Bradley Merrill Thompson, Member of the Firm in the Health Care & Life Sciences practice, in the firm’s Washington, DC, office, was quoted in Inside Health Policy, in “FDA Moving on Pre-Cert Test Plan Despite Questions About Authority,” by David Roza. (Read the full version – subscription required.)

Following is an excerpt:

Despite lingering questions surrounding FDA’s authority to implement its software precertification program, the agency is moving forward with a pre-cert test program in which it hopes to test out its pre-cert model with a range of software companies. As the agency issued a call on Wednesday (May 22) for volunteers, one device industry lawyer questioned how useful participating in the 2019 test plan would be for companies, since they will not be awarded with precertification status at the end of the test. And, the lawyer added, it’s not even certain whether the pre-cert program will actually come to fruition. …

According to Brad Thompson, a member of the firm Epstein Becker Green, FDA likely doesn’t plan on offering the pre-cert designation to companies because of questions regarding the agency’s authority to do so.

FDA wrote in January that it would conduct the test pilot under its de novo pathway, saying the test would inform the agency whether it should seek other regulatory authorities.

However, experts disagreed over the legal sturdiness of that decision. Lawmakers have also questioned FDA’s authority to implement the pre-cert program and asked for more details from the agency, especially with regards to how it will hold firms to standards of safety and efficacy once they have been precertified.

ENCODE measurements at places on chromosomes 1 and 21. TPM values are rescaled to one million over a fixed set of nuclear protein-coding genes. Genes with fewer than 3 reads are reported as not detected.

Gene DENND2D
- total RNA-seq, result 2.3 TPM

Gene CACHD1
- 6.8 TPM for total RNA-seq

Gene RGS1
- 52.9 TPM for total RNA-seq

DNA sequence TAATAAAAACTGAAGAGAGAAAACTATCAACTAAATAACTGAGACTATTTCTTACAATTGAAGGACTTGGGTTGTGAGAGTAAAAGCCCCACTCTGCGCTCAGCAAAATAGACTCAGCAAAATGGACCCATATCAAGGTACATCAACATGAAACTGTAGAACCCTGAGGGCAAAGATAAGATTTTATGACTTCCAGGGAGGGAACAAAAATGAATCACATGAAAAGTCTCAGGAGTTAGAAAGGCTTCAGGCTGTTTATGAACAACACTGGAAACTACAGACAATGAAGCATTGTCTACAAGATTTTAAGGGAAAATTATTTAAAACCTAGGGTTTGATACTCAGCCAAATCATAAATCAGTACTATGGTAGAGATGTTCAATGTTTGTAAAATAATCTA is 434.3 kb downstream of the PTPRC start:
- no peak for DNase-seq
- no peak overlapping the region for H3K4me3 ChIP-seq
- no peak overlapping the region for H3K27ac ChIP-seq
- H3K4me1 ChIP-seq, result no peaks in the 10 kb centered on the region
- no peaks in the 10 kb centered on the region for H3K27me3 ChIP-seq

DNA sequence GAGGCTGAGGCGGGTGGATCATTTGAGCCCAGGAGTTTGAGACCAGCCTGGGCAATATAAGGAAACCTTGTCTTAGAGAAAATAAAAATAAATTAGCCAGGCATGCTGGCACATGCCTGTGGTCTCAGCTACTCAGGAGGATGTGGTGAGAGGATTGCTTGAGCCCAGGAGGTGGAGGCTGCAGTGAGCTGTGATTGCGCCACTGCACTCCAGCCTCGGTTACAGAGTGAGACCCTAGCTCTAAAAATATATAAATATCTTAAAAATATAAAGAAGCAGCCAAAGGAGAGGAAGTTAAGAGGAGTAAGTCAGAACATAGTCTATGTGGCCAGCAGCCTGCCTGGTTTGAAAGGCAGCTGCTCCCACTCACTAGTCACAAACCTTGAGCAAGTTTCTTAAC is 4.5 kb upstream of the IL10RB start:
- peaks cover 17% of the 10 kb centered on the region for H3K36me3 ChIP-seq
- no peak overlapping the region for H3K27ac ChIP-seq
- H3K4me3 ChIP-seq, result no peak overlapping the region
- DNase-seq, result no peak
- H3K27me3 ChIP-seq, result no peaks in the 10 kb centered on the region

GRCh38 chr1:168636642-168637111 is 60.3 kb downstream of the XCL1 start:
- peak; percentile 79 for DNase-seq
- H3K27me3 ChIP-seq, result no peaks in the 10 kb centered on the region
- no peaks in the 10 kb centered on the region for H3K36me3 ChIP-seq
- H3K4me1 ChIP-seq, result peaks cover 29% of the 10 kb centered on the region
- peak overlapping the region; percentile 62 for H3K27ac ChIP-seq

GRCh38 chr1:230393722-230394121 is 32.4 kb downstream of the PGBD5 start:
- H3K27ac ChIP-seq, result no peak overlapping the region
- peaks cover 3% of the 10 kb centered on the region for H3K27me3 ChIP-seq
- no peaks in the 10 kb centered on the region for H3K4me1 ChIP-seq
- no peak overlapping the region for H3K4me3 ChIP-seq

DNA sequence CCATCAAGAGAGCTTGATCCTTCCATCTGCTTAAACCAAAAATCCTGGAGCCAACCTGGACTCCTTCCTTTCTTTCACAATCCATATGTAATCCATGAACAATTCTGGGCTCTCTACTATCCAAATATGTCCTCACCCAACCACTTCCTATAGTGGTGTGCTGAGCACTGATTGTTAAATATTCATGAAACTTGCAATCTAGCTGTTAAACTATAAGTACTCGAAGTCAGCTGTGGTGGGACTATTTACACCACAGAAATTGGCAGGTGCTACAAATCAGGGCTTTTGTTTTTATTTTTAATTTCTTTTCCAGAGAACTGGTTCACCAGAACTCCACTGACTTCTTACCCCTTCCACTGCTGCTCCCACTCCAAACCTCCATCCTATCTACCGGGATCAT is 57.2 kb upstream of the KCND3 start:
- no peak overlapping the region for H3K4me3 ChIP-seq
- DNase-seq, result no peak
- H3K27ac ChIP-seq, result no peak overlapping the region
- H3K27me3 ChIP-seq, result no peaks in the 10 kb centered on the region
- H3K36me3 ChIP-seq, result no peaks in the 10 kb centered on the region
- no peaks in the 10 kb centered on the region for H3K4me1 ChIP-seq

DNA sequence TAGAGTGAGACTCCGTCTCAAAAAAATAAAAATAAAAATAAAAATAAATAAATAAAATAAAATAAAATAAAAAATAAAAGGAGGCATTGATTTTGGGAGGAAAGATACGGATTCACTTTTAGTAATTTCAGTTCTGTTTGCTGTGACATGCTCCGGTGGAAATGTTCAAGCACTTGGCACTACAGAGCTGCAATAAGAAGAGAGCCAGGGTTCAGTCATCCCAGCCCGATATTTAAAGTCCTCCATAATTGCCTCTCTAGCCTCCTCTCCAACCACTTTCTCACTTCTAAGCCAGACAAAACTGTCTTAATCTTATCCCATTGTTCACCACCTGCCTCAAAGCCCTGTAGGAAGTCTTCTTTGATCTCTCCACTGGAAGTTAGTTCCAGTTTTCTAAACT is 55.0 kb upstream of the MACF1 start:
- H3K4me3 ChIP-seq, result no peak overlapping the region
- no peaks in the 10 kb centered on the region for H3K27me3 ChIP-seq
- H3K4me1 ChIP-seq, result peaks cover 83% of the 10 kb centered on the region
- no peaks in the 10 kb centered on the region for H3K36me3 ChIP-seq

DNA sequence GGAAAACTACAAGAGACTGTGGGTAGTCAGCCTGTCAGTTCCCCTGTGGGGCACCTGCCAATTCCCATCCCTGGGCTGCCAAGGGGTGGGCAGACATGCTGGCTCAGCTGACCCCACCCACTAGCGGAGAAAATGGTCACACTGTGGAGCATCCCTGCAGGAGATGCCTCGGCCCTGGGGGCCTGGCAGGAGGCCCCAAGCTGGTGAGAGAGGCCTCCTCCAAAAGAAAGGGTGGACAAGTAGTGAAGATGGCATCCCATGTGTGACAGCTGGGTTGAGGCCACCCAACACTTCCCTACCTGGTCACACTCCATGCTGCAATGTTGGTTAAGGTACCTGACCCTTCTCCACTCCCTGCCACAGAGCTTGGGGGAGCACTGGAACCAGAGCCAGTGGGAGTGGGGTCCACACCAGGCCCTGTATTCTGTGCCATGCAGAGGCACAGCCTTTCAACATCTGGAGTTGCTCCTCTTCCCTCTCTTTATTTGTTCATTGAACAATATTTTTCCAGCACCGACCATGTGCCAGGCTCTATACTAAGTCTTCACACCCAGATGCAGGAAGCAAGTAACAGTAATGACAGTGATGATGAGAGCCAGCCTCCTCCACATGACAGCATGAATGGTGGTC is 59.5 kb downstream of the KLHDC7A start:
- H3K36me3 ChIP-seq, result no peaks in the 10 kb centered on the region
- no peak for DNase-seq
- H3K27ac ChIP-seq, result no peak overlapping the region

Though FDA’s authority for pre-cert could eventually be further expanded, Thompson said one thing that is certain about the pre-cert test is the burden on companies that participate in it.

“If a company is planning to pursue a 510(k), then in order to participate in this program, all of a sudden they have to go through a full body cavity search for the excellence appraisal, including visits from FDA, as well as agree to all sorts of additional burdens such as collecting and providing real-world postmarket performance data,” Thompson said.

On top of those requirements, the company will still have to pursue the usual 510(k) process for getting its submission cleared by FDA, since the company will not be pre-certified at the end of the test, he added.

“All this leads me to wonder why a company would want to do this,” Thompson said.

He added: “I imagine that some companies will want to get in on the ground floor of the program, gaining experience early on. But obviously that only makes sense if you believe this program will ever come to fruition. Given the extraordinarily slow pace of and little progress in developing the program over the last couple of years, and the fact that they will need legislative authority, the future the program is quite uncertain.”

Although Thompson questions the whole process, he does acknowledge that the test plan does have stringent requirements that could help companies improve. In fact, he argued that FDA deliberately designed its excellence appraisal process and criteria to be aspirational, as by setting high standards, perhaps those companies can strive to be better.

“FDA believes that if most companies came in and pursued the excellence appraisal, most would currently fail, regardless of size or any other factor,” Thompson said. “They want companies to aspire to better pursue quality.”

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